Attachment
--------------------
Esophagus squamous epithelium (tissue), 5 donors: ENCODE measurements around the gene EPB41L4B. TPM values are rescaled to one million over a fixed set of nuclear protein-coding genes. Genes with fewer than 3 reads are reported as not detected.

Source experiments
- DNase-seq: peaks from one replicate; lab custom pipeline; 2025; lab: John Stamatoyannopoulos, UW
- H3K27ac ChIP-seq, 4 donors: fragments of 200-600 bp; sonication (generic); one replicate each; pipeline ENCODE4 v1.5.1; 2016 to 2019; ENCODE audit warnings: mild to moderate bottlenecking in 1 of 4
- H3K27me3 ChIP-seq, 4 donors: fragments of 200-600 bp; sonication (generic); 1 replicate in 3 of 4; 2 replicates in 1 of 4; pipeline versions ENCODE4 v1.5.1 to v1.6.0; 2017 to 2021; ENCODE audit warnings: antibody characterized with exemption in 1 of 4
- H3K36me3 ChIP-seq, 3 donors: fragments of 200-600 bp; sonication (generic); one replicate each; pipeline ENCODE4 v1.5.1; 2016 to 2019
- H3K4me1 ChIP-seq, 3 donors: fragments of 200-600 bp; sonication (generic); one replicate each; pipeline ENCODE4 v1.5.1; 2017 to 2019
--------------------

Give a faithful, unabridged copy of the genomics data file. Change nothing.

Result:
Esophagus squamous epithelium (tissue), 5 donors: ENCODE measurements around the gene EPB41L4B. TPM values are rescaled to one million over a fixed set of nuclear protein-coding genes. Genes with fewer than 3 reads are reported as not detected.

Source experiments
- DNase-seq: peaks from one replicate; lab custom pipeline; 2025; lab: John Stamatoyannopoulos, UW
- H3K27ac ChIP-seq, 4 donors: fragments of 200-600 bp; sonication (generic); one replicate each; pipeline ENCODE4 v1.5.1; 2016 to 2019; ENCODE audit warnings: mild to moderate bottlenecking in 1 of 4
- H3K27me3 ChIP-seq, 4 donors: fragments of 200-600 bp; sonication (generic); 1 replicate in 3 of 4; 2 replicates in 1 of 4; pipeline versions ENCODE4 v1.5.1 to v1.6.0; 2017 to 2021; ENCODE audit warnings: antibody characterized with exemption in 1 of 4
- H3K36me3 ChIP-seq, 3 donors: fragments of 200-600 bp; sonication (generic); one replicate each; pipeline ENCODE4 v1.5.1; 2016 to 2019
- H3K4me1 ChIP-seq, 3 donors: fragments of 200-600 bp; sonication (generic); one replicate each; pipeline ENCODE4 v1.5.1; 2017 to 2019